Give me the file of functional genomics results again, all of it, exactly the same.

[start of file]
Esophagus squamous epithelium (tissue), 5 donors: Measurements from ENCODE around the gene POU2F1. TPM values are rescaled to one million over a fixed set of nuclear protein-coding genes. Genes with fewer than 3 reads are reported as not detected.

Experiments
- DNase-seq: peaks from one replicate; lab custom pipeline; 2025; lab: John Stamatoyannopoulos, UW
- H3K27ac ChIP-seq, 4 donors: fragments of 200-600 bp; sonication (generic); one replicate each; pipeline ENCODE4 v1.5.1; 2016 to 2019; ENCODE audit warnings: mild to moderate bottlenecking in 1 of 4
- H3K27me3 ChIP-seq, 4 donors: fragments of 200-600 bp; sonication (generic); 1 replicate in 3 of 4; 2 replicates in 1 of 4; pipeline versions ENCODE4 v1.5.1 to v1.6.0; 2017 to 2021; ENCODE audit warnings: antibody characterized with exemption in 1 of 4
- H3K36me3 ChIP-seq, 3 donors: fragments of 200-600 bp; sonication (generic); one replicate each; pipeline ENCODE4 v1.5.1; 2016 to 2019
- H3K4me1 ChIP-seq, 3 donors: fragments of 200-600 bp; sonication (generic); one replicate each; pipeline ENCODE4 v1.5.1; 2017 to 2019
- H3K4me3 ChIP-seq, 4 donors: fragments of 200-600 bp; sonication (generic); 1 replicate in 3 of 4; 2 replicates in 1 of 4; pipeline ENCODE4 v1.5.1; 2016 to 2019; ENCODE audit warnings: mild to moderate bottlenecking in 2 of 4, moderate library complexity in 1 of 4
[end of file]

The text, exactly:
Esophagus squamous epithelium (tissue), 5 donors: Measurements from ENCODE around the gene POU2F1. TPM values are rescaled to one million over a fixed set of nuclear protein-coding genes. Genes with fewer than 3 reads are reported as not detected.

Experiments
- DNase-seq: peaks from one replicate; lab custom pipeline; 2025; lab: John Stamatoyannopoulos, UW
- H3K27ac ChIP-seq, 4 donors: fragments of 200-600 bp; sonication (generic); one replicate each; pipeline ENCODE4 v1.5.1; 2016 to 2019; ENCODE audit warnings: mild to moderate bottlenecking in 1 of 4
- H3K27me3 ChIP-seq, 4 donors: fragments of 200-600 bp; sonication (generic); 1 replicate in 3 of 4; 2 replicates in 1 of 4; pipeline versions ENCODE4 v1.5.1 to v1.6.0; 2017 to 2021; ENCODE audit warnings: antibody characterized with exemption in 1 of 4
- H3K36me3 ChIP-seq, 3 donors: fragments of 200-600 bp; sonication (generic); one replicate each; pipeline ENCODE4 v1.5.1; 2016 to 2019
- H3K4me1 ChIP-seq, 3 donors: fragments of 200-600 bp; sonication (generic); one replicate each; pipeline ENCODE4 v1.5.1; 2017 to 2019
- H3K4me3 ChIP-seq, 4 donors: fragments of 200-600 bp; sonication (generic); 1 replicate in 3 of 4; 2 replicates in 1 of 4; pipeline ENCODE4 v1.5.1; 2016 to 2019; ENCODE audit warnings: mild to moderate bottlenecking in 2 of 4, moderate library complexity in 1 of 4